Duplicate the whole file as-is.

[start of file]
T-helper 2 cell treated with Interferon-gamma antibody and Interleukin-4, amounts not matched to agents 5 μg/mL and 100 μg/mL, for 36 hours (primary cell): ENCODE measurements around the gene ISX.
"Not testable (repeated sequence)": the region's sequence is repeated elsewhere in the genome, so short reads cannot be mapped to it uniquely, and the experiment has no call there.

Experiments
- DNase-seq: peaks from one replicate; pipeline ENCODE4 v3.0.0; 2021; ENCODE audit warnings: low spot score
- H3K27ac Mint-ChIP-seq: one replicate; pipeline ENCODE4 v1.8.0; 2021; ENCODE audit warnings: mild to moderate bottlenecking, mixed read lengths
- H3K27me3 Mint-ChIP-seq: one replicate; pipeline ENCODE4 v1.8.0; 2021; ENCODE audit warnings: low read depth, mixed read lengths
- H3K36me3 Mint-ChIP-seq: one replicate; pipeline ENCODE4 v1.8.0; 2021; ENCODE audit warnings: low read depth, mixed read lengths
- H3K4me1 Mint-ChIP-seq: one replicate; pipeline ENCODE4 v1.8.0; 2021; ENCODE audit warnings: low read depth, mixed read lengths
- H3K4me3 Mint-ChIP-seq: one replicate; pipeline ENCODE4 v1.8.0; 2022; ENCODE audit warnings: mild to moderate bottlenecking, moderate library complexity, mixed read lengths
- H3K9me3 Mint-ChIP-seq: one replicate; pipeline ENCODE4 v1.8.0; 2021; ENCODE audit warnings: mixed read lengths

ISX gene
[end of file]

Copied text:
T-helper 2 cell treated with Interferon-gamma antibody and Interleukin-4, amounts not matched to agents 5 μg/mL and 100 μg/mL, for 36 hours (primary cell): ENCODE measurements around the gene ISX.
"Not testable (repeated sequence)": the region's sequence is repeated elsewhere in the genome, so short reads cannot be mapped to it uniquely, and the experiment has no call there.

Experiments
- DNase-seq: peaks from one replicate; pipeline ENCODE4 v3.0.0; 2021; ENCODE audit warnings: low spot score
- H3K27ac Mint-ChIP-seq: one replicate; pipeline ENCODE4 v1.8.0; 2021; ENCODE audit warnings: mild to moderate bottlenecking, mixed read lengths
- H3K27me3 Mint-ChIP-seq: one replicate; pipeline ENCODE4 v1.8.0; 2021; ENCODE audit warnings: low read depth, mixed read lengths
- H3K36me3 Mint-ChIP-seq: one replicate; pipeline ENCODE4 v1.8.0; 2021; ENCODE audit warnings: low read depth, mixed read lengths
- H3K4me1 Mint-ChIP-seq: one replicate; pipeline ENCODE4 v1.8.0; 2021; ENCODE audit warnings: low read depth, mixed read lengths
- H3K4me3 Mint-ChIP-seq: one replicate; pipeline ENCODE4 v1.8.0; 2022; ENCODE audit warnings: mild to moderate bottlenecking, moderate library complexity, mixed read lengths
- H3K9me3 Mint-ChIP-seq: one replicate; pipeline ENCODE4 v1.8.0; 2021; ENCODE audit warnings: mixed read lengths

ISX gene